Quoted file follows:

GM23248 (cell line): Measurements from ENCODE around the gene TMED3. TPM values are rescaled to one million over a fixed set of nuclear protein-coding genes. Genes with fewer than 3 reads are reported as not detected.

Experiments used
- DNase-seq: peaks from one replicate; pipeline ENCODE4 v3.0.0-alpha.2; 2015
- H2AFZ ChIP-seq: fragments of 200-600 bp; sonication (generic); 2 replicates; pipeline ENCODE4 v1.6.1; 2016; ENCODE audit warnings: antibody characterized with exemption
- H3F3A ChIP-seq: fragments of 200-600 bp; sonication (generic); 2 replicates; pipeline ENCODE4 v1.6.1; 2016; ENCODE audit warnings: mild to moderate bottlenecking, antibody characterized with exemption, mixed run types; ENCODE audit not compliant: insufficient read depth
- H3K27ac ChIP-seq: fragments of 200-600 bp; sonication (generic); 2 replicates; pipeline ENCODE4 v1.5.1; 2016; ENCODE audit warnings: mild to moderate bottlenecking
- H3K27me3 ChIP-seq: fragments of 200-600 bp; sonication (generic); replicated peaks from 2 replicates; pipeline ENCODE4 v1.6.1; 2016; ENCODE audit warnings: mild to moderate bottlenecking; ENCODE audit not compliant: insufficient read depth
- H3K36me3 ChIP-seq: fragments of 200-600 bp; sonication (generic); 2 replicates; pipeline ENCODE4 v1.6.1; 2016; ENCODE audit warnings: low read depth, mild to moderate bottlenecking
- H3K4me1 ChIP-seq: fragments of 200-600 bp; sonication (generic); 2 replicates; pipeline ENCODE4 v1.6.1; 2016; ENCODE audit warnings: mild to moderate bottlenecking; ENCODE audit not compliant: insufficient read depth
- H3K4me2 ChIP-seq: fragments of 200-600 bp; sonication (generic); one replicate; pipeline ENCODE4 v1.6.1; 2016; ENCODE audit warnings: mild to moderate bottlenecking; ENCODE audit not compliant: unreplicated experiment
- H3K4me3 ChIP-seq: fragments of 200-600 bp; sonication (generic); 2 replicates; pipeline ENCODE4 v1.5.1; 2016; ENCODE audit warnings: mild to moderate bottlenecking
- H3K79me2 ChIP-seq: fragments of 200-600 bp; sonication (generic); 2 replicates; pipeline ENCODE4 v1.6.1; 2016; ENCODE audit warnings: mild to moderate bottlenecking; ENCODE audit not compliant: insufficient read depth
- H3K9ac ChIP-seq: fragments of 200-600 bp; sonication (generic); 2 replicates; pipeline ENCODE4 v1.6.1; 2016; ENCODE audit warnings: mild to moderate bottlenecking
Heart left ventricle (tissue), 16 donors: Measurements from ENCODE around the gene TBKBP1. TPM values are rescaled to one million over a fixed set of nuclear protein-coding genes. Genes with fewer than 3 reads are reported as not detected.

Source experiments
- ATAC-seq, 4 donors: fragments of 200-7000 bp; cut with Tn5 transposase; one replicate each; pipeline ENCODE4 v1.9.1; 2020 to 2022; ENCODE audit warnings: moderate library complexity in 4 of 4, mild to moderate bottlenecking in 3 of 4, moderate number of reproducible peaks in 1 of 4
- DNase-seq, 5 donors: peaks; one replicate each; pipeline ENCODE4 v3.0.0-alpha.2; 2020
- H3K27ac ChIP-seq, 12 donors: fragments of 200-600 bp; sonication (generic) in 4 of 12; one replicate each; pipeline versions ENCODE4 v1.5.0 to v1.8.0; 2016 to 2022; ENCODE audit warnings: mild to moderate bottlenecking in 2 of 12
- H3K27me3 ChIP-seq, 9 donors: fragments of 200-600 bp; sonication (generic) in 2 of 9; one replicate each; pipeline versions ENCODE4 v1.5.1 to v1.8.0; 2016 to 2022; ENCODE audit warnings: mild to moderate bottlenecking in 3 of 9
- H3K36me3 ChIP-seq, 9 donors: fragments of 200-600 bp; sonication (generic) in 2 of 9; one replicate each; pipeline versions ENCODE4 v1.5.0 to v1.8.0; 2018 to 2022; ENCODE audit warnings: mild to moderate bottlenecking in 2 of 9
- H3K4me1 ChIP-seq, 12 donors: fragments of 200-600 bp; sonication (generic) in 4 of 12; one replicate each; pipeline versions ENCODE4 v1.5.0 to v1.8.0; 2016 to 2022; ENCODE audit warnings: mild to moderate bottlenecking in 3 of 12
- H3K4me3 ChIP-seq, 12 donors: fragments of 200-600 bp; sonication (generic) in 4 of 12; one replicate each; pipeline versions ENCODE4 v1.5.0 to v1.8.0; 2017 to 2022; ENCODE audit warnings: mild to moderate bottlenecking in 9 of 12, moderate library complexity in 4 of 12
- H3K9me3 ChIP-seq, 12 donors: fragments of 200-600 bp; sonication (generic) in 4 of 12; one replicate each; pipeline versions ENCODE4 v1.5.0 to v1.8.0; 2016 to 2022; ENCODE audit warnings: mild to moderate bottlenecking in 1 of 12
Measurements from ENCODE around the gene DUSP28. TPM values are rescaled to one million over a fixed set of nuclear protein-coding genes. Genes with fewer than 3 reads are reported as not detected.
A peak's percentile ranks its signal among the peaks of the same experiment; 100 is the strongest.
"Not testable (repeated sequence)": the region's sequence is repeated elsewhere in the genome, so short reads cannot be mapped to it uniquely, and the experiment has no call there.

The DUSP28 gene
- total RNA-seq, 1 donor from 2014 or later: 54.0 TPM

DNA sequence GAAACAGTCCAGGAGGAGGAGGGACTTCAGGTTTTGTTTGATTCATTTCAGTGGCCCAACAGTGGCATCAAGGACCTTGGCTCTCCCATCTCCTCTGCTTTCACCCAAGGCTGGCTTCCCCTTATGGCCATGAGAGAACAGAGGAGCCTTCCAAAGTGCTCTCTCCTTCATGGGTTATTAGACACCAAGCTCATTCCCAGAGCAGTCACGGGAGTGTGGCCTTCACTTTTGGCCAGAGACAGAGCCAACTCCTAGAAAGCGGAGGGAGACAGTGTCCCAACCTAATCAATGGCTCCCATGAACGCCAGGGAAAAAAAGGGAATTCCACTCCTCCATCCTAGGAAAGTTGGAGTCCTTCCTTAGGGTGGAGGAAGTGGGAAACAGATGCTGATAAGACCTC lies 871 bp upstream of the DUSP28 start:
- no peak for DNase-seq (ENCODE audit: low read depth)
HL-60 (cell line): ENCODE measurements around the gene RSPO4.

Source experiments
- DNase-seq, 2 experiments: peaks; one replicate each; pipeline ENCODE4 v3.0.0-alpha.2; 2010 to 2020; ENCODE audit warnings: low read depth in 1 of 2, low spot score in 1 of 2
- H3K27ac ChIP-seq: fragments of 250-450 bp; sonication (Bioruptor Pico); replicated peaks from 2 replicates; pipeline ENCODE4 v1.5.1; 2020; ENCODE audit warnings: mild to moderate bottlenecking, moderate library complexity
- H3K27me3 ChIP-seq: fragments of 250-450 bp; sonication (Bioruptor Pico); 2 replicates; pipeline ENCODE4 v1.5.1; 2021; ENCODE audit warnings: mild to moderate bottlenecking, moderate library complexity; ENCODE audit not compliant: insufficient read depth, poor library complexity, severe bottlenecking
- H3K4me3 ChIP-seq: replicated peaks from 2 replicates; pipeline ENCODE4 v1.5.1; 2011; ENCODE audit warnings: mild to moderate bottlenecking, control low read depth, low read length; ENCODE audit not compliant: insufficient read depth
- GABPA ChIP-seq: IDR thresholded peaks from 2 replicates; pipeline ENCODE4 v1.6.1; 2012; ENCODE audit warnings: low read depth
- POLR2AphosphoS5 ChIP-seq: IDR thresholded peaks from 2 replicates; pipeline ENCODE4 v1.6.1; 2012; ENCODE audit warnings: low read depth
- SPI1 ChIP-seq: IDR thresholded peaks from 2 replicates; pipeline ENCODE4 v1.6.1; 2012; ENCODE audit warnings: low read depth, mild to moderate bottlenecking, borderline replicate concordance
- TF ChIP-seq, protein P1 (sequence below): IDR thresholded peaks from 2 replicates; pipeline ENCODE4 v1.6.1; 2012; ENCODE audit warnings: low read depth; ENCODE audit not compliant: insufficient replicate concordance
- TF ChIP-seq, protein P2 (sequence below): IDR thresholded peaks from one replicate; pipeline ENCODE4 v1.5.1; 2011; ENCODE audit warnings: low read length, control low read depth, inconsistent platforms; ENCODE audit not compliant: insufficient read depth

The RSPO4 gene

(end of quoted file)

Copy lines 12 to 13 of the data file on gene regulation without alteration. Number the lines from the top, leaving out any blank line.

- H3K79me2 ChIP-seq: fragments of 200-600 bp; sonication (generic); 2 replicates; pipeline ENCODE4 v1.6.1; 2016; ENCODE audit warnings: mild to moderate bottlenecking; ENCODE audit not compliant: insufficient read depth
- H3K9ac ChIP-seq: fragments of 200-600 bp; sonication (generic); 2 replicates; pipeline ENCODE4 v1.6.1; 2016; ENCODE audit warnings: mild to moderate bottlenecking